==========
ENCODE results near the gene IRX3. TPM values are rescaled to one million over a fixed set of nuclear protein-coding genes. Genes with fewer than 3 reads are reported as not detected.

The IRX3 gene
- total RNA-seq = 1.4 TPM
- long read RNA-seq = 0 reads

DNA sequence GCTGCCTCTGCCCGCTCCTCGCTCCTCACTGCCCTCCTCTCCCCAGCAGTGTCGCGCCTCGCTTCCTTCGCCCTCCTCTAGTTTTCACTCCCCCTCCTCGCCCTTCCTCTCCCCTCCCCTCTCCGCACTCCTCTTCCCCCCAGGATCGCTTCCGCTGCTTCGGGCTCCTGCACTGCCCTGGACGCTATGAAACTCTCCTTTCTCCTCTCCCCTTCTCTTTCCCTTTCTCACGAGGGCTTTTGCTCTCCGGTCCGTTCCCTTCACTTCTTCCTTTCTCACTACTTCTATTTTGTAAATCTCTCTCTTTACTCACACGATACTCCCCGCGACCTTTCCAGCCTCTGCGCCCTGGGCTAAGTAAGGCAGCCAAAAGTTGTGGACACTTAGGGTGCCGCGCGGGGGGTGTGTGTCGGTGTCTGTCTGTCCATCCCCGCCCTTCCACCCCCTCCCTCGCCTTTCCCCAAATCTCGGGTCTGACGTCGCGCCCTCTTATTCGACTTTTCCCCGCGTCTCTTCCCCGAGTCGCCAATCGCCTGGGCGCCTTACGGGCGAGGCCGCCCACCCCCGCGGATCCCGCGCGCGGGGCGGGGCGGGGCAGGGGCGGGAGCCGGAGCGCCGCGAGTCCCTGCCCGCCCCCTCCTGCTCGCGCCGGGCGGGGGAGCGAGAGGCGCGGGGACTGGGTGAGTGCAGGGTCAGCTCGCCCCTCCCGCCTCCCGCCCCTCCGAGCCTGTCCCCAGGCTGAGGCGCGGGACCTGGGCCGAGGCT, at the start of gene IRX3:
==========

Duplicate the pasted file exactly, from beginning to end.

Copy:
ENCODE results near the gene IRX3. TPM values are rescaled to one million over a fixed set of nuclear protein-coding genes. Genes with fewer than 3 reads are reported as not detected.

The IRX3 gene
- total RNA-seq = 1.4 TPM
- long read RNA-seq = 0 reads

DNA sequence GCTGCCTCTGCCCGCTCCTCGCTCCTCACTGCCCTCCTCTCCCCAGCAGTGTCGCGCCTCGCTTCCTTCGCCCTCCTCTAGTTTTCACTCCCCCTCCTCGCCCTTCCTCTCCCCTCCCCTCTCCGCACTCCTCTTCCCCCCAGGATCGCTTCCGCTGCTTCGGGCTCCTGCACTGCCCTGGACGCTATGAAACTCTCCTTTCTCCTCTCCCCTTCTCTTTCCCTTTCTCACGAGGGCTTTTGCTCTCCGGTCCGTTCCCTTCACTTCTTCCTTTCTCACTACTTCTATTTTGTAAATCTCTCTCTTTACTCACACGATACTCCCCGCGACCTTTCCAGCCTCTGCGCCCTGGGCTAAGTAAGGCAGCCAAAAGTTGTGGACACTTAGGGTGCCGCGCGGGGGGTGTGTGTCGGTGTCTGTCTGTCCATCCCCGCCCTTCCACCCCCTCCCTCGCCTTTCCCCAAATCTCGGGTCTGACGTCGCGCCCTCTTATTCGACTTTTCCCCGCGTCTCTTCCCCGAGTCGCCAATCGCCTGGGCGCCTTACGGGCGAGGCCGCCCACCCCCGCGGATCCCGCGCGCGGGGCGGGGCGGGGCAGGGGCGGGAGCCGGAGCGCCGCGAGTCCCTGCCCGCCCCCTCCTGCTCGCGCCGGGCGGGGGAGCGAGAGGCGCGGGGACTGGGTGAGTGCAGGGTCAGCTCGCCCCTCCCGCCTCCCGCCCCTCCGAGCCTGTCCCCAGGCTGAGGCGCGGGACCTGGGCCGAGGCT, at the start of gene IRX3: